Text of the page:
Meet the Clinical Bioinformaticians

Meet the Clinical Bioinformaticians is the first in a new film series highlighting key professions in genomic medicine. The film features The University of Manchester’s Professor Andy Brass who is Programme Co-Director for the STP Clinical Bioinformatics and Programme Director for HSST Clinical Bioinformatics. Also featured are Dr Sirisha Hesketh, a HSST trainee at Oxford Medical Genetics Laboratories and, Eileen Gallagher who recently graduated from the STP in Clinical Bioinformatics (Genomics). This film showcases what the work of a clinical bioinformatician involves, the kind of traits and skills required, and some of the challenges facing both those working in the profession and the NHS more broadly.

MAHSE Announcement


Professor Philip Padfield will be stepping down as Director of the Manchester Academy for Healthcare Scientist Education (MAHSE) in May to take up the role of Dean of Education at the Liverpool School of Tropical Medicine. Phil was appointed in December 2011 and was responsible for establishing MAHSE. Under his leadership the Academy has become the national lead for the education of NHS healthcare scientists and one of the largest education networks in the UK.

Phil said on announcing his departure “I’ll be sad to leave MAHSE but intend to keep an affiliation through the ongoing research and innovation programme. I’m very proud of what MAHSE has achieved and feel very privileged to have worked with such a dedicated and passionate group of individuals”

MAHSE would like to thank Phil for his exceptional leadership over the past 6 years and wish him all the best in his future endeavours.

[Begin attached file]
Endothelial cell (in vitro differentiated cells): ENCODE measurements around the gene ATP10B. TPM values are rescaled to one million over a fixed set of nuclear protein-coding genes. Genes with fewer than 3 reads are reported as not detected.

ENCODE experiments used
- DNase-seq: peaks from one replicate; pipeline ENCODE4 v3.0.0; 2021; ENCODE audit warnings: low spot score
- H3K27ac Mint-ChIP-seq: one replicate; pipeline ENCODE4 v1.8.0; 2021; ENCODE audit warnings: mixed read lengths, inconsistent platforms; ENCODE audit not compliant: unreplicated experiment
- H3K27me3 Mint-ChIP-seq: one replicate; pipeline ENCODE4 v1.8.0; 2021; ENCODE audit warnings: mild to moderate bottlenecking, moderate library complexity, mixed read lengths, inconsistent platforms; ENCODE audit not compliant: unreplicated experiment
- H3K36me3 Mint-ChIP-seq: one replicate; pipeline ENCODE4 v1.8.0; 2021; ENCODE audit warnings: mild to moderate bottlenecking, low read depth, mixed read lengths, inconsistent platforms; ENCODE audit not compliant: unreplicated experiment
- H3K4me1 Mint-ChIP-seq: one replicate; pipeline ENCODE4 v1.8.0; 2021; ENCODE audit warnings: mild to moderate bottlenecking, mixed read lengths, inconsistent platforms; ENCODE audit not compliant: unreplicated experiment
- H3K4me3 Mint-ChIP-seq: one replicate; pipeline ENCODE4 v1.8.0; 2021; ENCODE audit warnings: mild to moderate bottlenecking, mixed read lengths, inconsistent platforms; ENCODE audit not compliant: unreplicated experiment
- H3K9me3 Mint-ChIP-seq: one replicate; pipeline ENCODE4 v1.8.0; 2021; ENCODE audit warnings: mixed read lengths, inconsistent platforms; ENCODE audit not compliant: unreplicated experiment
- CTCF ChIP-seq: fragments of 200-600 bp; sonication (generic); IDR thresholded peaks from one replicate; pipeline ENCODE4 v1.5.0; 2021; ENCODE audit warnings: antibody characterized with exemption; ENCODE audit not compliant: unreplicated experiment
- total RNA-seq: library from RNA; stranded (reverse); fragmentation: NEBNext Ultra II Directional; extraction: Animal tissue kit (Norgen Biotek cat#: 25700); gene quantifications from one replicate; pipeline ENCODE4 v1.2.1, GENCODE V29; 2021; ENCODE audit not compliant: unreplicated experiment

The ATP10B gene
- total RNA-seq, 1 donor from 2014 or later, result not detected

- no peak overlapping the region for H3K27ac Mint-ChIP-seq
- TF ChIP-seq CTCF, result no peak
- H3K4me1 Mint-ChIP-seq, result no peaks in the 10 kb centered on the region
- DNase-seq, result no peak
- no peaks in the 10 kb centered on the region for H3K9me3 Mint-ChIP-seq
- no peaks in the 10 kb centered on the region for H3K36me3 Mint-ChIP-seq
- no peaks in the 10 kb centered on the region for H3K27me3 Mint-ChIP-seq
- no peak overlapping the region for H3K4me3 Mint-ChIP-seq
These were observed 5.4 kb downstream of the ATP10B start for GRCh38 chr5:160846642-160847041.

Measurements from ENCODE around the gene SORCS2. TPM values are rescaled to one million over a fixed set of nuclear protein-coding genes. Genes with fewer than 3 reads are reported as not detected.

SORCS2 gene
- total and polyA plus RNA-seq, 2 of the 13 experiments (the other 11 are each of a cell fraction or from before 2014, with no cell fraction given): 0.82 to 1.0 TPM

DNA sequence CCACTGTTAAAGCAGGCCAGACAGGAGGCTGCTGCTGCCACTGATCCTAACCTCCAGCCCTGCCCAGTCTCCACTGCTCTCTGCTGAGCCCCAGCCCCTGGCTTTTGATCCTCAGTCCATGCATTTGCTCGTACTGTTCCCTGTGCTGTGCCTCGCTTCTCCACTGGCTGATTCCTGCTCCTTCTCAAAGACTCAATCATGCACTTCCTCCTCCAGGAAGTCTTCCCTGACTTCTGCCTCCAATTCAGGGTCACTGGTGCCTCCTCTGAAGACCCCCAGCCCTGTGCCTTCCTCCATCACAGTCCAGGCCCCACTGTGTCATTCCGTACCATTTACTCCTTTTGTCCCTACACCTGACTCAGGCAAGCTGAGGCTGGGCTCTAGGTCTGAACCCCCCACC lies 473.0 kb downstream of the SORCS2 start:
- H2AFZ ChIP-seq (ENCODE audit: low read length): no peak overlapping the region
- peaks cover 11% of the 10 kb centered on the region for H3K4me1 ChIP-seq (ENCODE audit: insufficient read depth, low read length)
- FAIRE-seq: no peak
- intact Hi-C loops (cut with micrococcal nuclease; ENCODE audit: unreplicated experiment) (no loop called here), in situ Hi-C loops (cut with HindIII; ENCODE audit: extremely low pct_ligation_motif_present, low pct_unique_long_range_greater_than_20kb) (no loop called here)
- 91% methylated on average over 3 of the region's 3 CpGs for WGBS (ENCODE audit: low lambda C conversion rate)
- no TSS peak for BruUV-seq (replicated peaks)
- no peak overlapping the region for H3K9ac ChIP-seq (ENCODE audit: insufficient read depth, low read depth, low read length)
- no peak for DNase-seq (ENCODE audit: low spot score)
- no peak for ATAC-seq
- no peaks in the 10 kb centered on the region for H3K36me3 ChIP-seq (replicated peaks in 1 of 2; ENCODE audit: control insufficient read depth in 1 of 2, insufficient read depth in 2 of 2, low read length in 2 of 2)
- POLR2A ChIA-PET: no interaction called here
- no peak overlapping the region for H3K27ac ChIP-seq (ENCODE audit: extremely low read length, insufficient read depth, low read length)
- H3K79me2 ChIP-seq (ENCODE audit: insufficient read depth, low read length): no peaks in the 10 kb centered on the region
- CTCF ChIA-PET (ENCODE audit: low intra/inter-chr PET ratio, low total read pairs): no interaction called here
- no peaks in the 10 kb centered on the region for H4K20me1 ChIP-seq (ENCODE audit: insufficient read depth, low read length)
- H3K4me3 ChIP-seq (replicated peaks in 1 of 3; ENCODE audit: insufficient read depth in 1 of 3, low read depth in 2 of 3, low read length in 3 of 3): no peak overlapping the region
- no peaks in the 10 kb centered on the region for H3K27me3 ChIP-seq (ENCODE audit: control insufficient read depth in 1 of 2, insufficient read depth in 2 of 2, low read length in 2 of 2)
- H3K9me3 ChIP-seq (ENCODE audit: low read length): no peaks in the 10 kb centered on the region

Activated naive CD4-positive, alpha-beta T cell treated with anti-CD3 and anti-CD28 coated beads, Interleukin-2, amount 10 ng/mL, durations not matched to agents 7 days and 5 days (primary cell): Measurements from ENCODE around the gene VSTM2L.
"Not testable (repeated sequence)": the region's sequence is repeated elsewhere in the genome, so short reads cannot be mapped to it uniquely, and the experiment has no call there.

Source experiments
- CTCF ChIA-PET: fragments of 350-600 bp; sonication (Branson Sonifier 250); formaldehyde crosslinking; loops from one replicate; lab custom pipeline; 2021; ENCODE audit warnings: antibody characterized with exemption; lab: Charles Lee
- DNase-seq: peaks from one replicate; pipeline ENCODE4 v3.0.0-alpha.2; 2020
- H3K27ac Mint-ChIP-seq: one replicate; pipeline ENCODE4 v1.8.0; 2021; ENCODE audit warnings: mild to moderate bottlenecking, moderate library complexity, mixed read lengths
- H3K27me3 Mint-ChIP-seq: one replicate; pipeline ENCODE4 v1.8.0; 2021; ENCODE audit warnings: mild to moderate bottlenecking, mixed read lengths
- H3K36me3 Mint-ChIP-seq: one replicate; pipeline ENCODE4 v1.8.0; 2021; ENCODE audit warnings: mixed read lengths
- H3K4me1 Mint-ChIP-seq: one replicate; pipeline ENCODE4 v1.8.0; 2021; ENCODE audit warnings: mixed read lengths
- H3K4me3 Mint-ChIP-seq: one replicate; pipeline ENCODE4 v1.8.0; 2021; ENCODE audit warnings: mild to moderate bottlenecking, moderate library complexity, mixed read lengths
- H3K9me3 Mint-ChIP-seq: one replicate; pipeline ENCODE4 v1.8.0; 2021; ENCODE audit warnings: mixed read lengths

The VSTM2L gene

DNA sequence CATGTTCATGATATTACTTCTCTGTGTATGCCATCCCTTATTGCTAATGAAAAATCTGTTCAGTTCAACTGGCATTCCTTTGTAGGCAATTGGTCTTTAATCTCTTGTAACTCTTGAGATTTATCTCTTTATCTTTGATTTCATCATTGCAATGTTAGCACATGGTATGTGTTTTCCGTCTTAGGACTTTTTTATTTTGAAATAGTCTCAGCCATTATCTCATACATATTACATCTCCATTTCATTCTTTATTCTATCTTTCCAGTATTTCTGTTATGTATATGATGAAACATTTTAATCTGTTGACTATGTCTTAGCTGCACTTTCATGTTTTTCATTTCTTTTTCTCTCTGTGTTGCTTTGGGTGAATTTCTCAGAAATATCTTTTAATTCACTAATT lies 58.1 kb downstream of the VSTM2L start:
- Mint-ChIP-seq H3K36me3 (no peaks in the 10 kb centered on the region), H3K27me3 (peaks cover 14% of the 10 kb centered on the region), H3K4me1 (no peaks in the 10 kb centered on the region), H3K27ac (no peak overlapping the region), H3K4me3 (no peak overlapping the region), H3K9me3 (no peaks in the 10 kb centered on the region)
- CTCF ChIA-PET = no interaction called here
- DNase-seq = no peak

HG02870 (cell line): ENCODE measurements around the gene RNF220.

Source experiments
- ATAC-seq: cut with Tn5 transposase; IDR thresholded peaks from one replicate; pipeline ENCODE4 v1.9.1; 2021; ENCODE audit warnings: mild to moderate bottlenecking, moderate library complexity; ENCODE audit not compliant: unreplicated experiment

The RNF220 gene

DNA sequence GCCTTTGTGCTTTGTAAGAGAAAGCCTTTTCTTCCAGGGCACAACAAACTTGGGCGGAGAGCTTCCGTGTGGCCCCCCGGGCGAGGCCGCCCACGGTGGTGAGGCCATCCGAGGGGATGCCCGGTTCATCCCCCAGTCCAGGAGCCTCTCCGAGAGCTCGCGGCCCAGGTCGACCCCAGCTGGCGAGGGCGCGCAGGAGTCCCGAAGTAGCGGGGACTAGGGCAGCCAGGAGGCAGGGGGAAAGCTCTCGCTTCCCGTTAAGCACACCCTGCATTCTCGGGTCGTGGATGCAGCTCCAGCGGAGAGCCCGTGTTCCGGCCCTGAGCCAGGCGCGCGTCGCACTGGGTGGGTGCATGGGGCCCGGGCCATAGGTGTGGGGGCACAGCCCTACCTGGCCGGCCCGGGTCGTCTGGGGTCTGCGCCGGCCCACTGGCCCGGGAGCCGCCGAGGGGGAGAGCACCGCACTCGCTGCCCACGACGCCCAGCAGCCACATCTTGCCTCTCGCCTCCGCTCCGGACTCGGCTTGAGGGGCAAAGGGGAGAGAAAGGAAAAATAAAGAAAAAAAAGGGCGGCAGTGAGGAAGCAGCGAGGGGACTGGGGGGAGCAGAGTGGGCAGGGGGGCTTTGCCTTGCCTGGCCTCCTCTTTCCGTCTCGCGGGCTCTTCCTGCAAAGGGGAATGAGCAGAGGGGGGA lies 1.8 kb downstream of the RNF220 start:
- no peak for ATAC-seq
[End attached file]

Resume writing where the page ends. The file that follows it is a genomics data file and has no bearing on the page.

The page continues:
HSST Research Project Day 2018

The HSST Research Project Day was held on Wednesday 24th January 2018 with over 130 delegates attending. Trainees in Cohort 1 and Cohort 2 currently doing either the C1 Innovation Project or the C2 Research Project, their academic supervisors and workplace supervisors attended the event. Representatives from the NSHCS also attended the event.

The event provided the opportunity for trainees to meet with their academic and workplace supervisor to discuss their projects. In the morning, trainees attended subject specific talks with their Programme Directors on what to expect from the C2 Research Project whilst academic and workplace supervisors attended a talk by Professor Anne White (Academic Director of the DClinSci) which outlined their role and responsibilities for C1 and C2.

In the afternoon, trainees attended workshops to help them to progress with either their C1 Innovation Project or C2 Research Project. C1 workshops included “Giving a talk to a lay audience” and “How to write your innovation report” whilst C2 workshops included “Planning a paper” and “Giving a professional talk”. Academic and workplace supervisors met with Programme Directors to discuss the assessment of the DClinSci.

Resources from the day are available below.

Please note that the content of the below presentations and podcast is subject to change, any updates will be posted on the MAHSE website. 

Resources for Trainees

AM Session


Life Sciences (UoM)

Life Sciences and Physiological Sciences (ManMet)

Medical Physics

PM Session